Dyserth, Denbighshire Genealogy
Dyserth (Welsh: Diserth) is a village, community and ecclesiastical parish in Denbighshire, Wales. Before 1974 the village was in the historic county of Flintshire and, between 1874 and 1996 in the County of Clwyd. In 1996 it became part of the modern county of Denbighshire.
Dyserth was one of the ancient parishes of Flintshire, comprising the townships of Dyserth, Llewerllyd, Rhyd and Trecastell. The name Dyserth is believed by some scholars to indicate one of the early methods of Christian evangelisation - by hermits; it occurs in several parishes in Wales, and in many parishes in Ireland, as Dysart. The site of Dyserth Castle stands high on the rocky hill which dominates the village. Now almost nothing remains other than banks and ditch defences of the outer ward. Other evidence survived until the early part of this century, but has since been destroyed by the very extensive quarrying that has taken place in the area. The Castle was constructed by Henry III following his defeat of Dafydd ap Llywelyn in 1241, and was completed by 1250. It had a very short history, as it was destroyed in 1262 after a siege of some six weeks, by the Welsh, under the leadership of Llywelyn the last.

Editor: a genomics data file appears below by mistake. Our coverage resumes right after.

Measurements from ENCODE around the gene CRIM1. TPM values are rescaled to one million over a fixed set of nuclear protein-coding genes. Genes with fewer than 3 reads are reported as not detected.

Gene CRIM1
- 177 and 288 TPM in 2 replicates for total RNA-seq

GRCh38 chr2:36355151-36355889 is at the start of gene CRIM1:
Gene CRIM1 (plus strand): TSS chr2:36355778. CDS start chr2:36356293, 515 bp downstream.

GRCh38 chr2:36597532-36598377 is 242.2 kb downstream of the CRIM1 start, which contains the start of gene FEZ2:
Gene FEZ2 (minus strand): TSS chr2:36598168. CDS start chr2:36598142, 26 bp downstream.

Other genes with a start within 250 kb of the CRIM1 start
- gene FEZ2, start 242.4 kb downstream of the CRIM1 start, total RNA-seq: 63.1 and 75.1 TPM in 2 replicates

For more information on Dyserth see Genuki - Dyserth
|before 31 March 1974||Flintshire|
|1 April 1974 - 31 March 1996||Clwyd|
|from 1 April 1996||Denbighshire|
Census records from 1841 to 1911 are available online. For access, see England Census Records and Indexes Online. Census records from 1841 to 1891 are also available on film through a Family History Center or at the Family History Library.